AMERICAN news agency Associated Press (AP) has apologised to Ugandan climate activist Vanessa Nakate after it cropped her out of a photograph posted on Twitter, sparking outrage.
The 23-year-old took to Twitter on Saturday expressing hurt over the photo posted on Friday, which cut out the black activist who stood on the far left with four white peers at a press conference on the sidelines of the World Economic Forum in Davos. This led to many Twitter users accusing AP of racial bias.
Nakate said she spoke out because she did not want something similar happening to another African climate activist, adding that now was the time for the world to ‘listen to the African voices’.
‘You didn’t just erase a photo, you erased a continent. But I am stronger than ever,’ one of her several posts on the incident read.
In a video posted on Friday night and viewed over 590 000 times, Nakate said Africans did not deserve such treatment from the media, which she said was supposed to spread the message on the global climate crisis. She said various other news outlets had also edited her out of photographs.
‘The people we expect to share our message – that’s the media – they are so disappointing. This is the first time in my life that I understood the definition of the word racism,’ an emotional Nakate said.
‘Does that mean that I have no value as an African activist or the people from Africa don’t have any value at all?
‘I just feel so upset right now, but we don’t deserve this. Africa is the least emitter of carbons, but we are the most affected by the climate crisis but you erasing our voices won’t change anything. You erasing our stories won’t change anything,’ she added.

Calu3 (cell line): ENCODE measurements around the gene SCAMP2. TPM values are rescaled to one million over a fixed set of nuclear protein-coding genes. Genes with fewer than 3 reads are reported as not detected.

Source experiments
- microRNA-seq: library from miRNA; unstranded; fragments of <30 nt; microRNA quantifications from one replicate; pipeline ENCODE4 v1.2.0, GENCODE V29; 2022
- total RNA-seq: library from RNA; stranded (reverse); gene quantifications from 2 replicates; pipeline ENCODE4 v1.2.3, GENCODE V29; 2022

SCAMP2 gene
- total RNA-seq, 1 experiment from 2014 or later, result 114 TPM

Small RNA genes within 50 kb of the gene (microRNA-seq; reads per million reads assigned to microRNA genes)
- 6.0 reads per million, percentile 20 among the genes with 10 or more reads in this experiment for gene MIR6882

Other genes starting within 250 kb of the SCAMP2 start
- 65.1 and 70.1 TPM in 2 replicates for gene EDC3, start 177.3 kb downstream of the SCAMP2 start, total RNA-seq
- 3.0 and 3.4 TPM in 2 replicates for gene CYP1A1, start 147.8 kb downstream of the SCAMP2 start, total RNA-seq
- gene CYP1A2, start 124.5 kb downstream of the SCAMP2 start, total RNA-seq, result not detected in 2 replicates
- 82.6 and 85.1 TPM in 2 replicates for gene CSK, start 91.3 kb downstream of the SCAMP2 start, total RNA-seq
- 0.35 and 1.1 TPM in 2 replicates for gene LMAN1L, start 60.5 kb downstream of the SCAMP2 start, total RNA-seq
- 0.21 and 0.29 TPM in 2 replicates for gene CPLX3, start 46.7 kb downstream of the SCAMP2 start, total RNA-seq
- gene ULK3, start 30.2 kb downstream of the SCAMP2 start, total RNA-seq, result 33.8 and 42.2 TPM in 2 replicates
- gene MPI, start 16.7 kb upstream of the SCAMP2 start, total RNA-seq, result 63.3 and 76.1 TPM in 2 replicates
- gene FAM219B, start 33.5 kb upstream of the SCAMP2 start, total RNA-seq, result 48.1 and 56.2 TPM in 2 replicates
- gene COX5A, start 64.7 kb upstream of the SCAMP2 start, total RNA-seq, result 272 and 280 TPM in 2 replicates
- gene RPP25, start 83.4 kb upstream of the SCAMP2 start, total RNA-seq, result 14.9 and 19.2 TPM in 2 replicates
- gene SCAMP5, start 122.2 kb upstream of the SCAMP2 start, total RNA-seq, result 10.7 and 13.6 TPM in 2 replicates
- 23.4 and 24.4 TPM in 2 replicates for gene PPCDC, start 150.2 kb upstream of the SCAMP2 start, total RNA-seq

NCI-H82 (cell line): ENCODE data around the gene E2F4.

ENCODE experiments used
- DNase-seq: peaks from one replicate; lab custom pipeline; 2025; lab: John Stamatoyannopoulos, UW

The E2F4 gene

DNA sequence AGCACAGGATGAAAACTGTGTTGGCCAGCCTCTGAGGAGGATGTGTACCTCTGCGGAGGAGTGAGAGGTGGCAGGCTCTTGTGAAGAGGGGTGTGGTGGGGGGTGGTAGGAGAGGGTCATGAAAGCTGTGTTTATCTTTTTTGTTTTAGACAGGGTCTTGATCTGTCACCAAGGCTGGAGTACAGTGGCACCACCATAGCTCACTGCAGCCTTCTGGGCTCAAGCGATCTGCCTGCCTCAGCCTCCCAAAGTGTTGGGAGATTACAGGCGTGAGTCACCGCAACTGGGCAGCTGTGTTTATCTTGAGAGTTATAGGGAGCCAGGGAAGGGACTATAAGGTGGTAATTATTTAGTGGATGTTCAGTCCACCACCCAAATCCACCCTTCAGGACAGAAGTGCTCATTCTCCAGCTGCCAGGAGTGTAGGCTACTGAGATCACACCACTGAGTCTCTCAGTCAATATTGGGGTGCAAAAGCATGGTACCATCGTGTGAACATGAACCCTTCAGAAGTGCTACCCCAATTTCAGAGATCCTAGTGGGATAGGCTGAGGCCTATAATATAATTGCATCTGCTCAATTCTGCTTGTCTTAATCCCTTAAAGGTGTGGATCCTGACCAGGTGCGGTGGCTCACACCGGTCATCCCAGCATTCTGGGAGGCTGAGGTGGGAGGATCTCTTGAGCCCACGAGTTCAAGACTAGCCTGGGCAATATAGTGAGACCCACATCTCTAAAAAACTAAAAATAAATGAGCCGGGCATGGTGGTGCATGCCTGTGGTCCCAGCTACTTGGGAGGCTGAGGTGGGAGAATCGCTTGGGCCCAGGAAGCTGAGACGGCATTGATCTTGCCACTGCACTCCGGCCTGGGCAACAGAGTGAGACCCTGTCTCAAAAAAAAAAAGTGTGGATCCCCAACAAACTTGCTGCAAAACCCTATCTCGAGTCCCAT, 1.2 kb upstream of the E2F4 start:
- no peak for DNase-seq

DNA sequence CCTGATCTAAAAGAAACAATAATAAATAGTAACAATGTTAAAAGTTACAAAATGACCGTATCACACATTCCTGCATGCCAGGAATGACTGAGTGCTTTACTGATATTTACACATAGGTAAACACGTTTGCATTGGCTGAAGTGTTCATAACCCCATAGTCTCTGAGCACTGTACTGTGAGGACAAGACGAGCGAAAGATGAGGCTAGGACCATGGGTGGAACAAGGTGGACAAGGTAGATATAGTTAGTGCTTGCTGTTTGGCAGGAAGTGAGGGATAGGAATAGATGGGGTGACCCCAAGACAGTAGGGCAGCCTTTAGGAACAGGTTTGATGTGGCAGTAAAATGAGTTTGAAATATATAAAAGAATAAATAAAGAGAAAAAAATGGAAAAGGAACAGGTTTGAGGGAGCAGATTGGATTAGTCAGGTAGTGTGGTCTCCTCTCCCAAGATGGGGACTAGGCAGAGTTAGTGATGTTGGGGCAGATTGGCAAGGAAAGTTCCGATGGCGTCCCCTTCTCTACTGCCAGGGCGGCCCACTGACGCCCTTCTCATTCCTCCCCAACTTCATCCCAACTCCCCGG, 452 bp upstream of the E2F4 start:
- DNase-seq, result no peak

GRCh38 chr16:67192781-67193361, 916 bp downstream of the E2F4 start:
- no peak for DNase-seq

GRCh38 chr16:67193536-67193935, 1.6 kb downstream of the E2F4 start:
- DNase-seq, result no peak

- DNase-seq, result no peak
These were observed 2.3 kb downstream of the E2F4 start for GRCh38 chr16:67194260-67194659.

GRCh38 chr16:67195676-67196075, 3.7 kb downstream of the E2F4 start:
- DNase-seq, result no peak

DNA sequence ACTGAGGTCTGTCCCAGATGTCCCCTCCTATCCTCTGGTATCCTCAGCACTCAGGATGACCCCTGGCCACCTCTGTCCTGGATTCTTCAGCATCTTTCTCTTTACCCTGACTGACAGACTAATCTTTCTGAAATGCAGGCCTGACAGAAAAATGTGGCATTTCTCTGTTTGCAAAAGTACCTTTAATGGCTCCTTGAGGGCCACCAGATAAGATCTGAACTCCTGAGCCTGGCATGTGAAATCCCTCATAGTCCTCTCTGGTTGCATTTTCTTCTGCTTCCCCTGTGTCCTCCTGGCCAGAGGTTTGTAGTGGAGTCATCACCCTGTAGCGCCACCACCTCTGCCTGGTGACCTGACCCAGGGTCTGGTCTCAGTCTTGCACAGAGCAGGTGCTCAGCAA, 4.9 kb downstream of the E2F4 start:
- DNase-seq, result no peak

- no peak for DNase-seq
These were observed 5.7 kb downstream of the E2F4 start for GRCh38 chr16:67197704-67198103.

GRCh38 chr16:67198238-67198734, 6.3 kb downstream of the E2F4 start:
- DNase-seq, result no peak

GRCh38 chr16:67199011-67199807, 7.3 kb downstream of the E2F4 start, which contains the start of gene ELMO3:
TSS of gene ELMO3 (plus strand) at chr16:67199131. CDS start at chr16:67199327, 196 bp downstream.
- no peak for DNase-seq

In a statement, AP’s executive editor Sally Buzbee said the news agency regret publishing a photo that cropped out the only person of colour in the group.
‘As a news organisation, we care deeply about accurately representing the world that we cover’ Buzbee said. ‘We train our journalists to be sensitive to issues of inclusion and omission. We have spoken internally with our journalists and we will learn from this error in judgment.’
Buzbee posted another apology on Twitter after Nakate expressed dissatisfaction with the AP statement.
‘Vanessa, on behalf of the AP, I want to say how sorry I am that we cropped that photo and removed you from it. It was a mistake that we realise silenced your voice, and we apologise. We will all work hard to learn from this. Sincerely, Sally Buzbee,’ she wrote.
Nakate has received support from many on Twitter including her fellow activists.
Well-known 17-year-old Swedish activist Greta Thunberg replied to the Ugandan’s video, saying she was ‘so sorry they did this to you’.
‘You are the last one who would deserve that! We are all so grateful for what you are doing and we all send love and support!! hope to see you soon again!!’ Thunberg said.
Fourteen-year-old American activist Alexandria Villaseñor said the crop was ‘just wrong’ and urged the media to report honestly on the climate crisis, including who the voices on the issue were.
‘Please stop referring to youth climate activists as the “Greta” of their area,’ she tweeted. ‘When you do this, you erase their unique story, their unique & different work and *ahem*…their ethnicity & colour. My PSA [public service announcement] today.’
Another Ugandan, 15-year-old Leah Namugerwa, also took to Twitter to call the media out.
‘Africa has gone through enough. We’re the major victims of a climate crisis that we didn’t cause,’ she said.
‘As we’re struggling with environmental racism, media is fuelling the problem by denying African activists a voice.’